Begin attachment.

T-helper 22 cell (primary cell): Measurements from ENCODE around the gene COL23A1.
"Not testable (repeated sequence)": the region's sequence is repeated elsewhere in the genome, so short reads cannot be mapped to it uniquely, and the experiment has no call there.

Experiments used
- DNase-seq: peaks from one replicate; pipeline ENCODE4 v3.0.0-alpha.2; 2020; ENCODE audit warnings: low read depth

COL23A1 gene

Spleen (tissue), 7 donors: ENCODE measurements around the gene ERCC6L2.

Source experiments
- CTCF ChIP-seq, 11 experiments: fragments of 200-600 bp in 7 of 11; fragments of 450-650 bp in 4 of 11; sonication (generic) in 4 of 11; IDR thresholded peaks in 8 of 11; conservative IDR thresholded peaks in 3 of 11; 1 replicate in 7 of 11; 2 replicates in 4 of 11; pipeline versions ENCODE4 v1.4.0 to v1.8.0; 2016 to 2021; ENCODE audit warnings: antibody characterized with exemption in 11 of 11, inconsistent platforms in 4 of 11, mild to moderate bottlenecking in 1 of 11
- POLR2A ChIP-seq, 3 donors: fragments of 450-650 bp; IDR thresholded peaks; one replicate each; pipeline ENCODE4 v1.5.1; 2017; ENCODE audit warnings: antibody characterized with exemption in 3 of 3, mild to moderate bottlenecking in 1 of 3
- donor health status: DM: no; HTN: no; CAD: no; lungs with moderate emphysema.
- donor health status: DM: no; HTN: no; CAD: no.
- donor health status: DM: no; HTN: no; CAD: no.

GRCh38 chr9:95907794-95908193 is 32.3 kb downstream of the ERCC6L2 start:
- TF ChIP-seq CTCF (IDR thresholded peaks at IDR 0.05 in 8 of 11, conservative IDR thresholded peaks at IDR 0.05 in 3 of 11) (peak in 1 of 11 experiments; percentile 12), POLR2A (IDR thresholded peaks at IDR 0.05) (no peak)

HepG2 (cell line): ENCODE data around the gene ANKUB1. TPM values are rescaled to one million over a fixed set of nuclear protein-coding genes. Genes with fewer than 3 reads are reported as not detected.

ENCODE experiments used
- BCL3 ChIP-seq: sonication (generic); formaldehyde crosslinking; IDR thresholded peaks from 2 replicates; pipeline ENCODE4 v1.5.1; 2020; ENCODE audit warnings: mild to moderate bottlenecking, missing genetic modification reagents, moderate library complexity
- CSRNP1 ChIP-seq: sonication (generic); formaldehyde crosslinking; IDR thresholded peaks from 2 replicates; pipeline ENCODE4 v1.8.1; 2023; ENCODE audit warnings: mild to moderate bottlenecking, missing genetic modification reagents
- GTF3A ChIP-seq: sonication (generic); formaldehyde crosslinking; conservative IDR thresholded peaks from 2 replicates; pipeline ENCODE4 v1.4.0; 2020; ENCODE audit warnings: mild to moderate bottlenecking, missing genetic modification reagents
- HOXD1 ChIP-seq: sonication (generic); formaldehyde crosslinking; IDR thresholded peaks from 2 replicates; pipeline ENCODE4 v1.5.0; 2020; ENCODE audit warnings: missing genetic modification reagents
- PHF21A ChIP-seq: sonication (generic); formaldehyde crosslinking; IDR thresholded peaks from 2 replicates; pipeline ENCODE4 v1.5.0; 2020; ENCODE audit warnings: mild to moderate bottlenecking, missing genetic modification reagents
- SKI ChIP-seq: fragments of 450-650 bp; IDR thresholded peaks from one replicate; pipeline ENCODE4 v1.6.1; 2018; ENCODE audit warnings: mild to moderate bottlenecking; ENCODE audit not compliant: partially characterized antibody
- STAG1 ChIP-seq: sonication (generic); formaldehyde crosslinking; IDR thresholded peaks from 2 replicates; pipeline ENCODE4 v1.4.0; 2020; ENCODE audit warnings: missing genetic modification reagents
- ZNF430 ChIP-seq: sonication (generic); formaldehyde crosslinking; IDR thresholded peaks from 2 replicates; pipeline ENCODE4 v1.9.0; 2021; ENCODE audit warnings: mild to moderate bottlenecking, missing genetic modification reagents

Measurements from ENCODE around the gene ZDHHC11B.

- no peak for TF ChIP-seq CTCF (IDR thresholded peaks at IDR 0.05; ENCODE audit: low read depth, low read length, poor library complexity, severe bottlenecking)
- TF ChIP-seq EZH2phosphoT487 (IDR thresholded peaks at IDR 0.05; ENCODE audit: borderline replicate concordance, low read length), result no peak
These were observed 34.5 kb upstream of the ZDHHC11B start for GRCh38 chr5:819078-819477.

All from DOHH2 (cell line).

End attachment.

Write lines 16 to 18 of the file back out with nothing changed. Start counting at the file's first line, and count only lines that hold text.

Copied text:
ENCODE experiments used
- BCL3 ChIP-seq: sonication (generic); formaldehyde crosslinking; IDR thresholded peaks from 2 replicates; pipeline ENCODE4 v1.5.1; 2020; ENCODE audit warnings: mild to moderate bottlenecking, missing genetic modification reagents, moderate library complexity
- CSRNP1 ChIP-seq: sonication (generic); formaldehyde crosslinking; IDR thresholded peaks from 2 replicates; pipeline ENCODE4 v1.8.1; 2023; ENCODE audit warnings: mild to moderate bottlenecking, missing genetic modification reagents